But God only knows why Infosys’s board decided to do away with this very habit once Sibulal came to the helm. If I am not mistaken, they in fact stopped interacting with their investors during the last phase of Krish Gopalkrishnan as CEO. While the less critical ones see strategy in any of such moves, I see a Congress like arrogance. Just because Infosys managed to deliver on promise to its shareholders for decade’s altogether, the board of Infosys thought themselves to be a bunch of highly invincible entities. They believed the investors will continue to wag their tails in and around Sibulal and drool around during the quarterly financial announcements for their booty. How similar the attitude is with respect to Congress and the general voters. No? But thankfully, the investors are little smarter than the average Indian voter. In a matter of 7 quarters many loyal tail wagers have left the Infosys ship for greener pastures and if the inside traders are to be believed, a major chunk of the drawn out investment from Infosys were injected in to either HCL, Wipro or CTS. This is where Infosys started to lose the plot. Close to 2.1 billion USD has been drawn out of Infosys tank in last year and half alone. The diminishing investment has affected the annual compensation graph the wrong way. It is no secret that in an IT company, it is the investor’s money that goes for the payouts of its employees while the generated money goes for growth, paying dividends and accumulating liquid asset. A query about the annual appraisal and the subsequent constipated look on every employee of Infosys would give a good idea of dissatisfaction level.

Proper Cash Management:

4 billion is the liquid asset that Infosys is told to have in their bank accounts. Even though the amount looks big, for a company having 1.5 lakhs of direct employees, the amount looks paltry. The amount even looks more horrible when compared with Infosys’s so called rivals. In a quest to hire fresher in order to keep the share price at the premium level, the think tank of Infosys got engaged in mindless infrastructure development. Honestly, Infosys or for that matter any IT company seldom requires the truck load of sheeps they hire from third graded engineering colleges every year. While for the competitors the new hire system looks somewhat logical, for Infosys it looks more like a chronic disease. No wonder why the employee payouts increased by 27 basis points for Infosys while in the same period it decreased by 65 basis points for TCS. The once carrot infatuated blokes of the engineering colleges now have become a big pain in the back of Infosys. A conservative estimate would put the number of fresher in Infy payroll, anywhere around 30%. These are the cost centers for Infosys without generating any money for self-sustenance. Now that Narayana Murthy is dragged into the mess to do the much needed clean up job, the poor souls who roam around the Bangalore streets putting Infosys T-Shirts on weekends are for sure in for a surprising jolt.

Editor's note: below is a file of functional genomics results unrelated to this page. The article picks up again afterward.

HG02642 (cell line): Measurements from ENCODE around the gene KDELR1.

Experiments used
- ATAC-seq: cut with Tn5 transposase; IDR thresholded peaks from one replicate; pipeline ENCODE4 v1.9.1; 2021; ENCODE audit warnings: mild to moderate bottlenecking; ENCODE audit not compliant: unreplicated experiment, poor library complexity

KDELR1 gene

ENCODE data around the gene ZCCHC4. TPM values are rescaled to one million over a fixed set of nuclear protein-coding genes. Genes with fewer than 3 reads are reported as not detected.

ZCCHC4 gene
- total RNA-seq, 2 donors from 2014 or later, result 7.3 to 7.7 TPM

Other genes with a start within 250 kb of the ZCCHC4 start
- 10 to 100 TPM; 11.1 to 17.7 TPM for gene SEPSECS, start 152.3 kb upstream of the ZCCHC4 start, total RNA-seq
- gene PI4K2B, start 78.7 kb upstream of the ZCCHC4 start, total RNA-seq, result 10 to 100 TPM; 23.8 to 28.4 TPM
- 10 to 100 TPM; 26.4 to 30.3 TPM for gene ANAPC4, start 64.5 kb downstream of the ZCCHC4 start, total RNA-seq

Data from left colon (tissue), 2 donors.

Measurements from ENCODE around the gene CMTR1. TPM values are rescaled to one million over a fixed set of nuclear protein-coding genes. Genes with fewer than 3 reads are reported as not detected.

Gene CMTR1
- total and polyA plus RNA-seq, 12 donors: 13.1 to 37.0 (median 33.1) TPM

A high cost in retaining nonproductive assets does have reparations on the investor satisfaction index. And in case of Infosys a high number of nonproductive employees has resulted in the declined dividends amounts that Infosys pays out to its investors. For the last four quarters the dividends that are been paid out are anything but dismal. There is a sharp decline of 9% in the average dividend payout money over a year and half. No surprise that in the same period there are a lot of loyal investors those have slammed their doors on Infosys board of directors. Rakesh Jhunjhunwala is one such entity, I am told.

Restructuring Growth: